[Full-Disclosure] SPAM, credit card numbers, what would you do?
lists at onryou.com
Wed Oct 15 01:15:01 BST 2003
>>A number of 'hackers' recently in the news did their 'hacking' via web
>>browsers -- just like you. It could likely be successfully argued by a
>>prosecutor that you intentionally stole this credit card data. Yes, I
>>know it was a via clickable link and the site was ridiculously
>>unsecured, but that probably wouldn't make a difference to a court.
> How is 'hacking' defined where you are? In Australia (at least in NSW),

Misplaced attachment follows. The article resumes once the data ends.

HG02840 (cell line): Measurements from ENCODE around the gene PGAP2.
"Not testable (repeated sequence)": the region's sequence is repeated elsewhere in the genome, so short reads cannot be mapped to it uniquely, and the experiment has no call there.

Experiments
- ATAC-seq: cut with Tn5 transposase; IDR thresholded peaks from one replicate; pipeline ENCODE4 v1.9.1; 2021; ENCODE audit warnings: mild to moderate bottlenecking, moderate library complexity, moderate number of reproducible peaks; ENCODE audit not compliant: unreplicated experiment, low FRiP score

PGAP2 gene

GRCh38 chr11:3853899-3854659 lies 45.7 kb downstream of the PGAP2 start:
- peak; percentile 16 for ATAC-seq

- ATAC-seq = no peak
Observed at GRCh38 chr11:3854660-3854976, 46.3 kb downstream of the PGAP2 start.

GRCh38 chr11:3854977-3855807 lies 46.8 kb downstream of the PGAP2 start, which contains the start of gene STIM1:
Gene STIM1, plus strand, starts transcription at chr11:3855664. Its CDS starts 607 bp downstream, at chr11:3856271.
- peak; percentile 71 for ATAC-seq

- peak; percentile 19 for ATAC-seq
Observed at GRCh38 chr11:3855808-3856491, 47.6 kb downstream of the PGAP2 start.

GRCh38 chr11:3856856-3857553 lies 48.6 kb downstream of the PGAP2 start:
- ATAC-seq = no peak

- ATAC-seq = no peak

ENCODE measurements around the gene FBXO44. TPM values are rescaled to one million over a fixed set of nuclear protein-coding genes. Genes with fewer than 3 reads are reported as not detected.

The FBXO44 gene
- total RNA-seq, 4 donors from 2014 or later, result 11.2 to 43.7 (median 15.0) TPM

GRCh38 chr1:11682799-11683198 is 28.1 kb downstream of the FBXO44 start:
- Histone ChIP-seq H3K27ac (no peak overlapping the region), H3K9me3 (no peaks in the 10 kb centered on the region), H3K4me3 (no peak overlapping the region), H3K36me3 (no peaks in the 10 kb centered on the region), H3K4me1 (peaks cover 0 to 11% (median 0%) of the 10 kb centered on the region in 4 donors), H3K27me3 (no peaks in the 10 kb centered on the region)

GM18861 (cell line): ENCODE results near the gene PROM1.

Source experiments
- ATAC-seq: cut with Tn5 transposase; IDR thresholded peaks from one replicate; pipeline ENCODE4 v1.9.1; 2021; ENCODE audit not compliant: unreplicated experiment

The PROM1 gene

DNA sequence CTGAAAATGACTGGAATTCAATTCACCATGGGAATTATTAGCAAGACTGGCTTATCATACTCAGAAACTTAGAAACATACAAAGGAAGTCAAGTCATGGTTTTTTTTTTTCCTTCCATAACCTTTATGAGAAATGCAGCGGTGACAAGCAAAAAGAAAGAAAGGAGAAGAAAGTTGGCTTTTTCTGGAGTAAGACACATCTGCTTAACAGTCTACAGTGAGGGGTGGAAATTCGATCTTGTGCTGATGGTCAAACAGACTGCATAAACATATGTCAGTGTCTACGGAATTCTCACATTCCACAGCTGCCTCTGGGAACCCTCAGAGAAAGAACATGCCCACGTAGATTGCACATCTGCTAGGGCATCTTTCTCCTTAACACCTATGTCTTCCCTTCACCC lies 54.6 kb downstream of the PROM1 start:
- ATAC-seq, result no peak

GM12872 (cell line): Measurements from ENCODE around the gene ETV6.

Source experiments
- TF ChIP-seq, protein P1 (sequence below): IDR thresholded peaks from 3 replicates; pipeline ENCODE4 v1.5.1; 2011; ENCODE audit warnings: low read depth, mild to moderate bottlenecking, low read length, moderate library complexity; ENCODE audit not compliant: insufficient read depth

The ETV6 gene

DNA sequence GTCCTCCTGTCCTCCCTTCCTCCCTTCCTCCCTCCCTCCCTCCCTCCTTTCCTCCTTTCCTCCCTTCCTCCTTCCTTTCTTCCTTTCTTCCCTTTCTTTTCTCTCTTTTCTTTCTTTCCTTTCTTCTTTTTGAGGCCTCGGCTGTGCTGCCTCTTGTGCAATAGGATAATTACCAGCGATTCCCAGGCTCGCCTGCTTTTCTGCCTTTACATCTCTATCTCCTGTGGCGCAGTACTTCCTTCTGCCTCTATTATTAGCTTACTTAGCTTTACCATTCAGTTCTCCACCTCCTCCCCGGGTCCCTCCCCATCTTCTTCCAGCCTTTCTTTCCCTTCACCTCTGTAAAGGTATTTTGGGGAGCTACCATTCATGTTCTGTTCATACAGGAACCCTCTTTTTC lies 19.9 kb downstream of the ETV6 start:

> and some other places, an access control mechanism of some description
> has to be circumvented for it to be an offence.
In Canada, anyone who "fraudulently and without colour of right obtains,
directly or indirectly, any computer service" is guilty of Unauthorized
Use of a Computer -- note 'computer service' includes computer service
'data processing and the storage or retrieval of data'. It definitely
wouldn't be a stretch to say that accessing a server-held record of
previous orders was without colour of right.
Additionally, any number of fraud / mischief offences may be applied to
I believe the US laws are similar.
See PART IX: OFFENCES AGAINST RIGHTS OF PROPERTY -- 342.1: Unauthorized
Use of Computer
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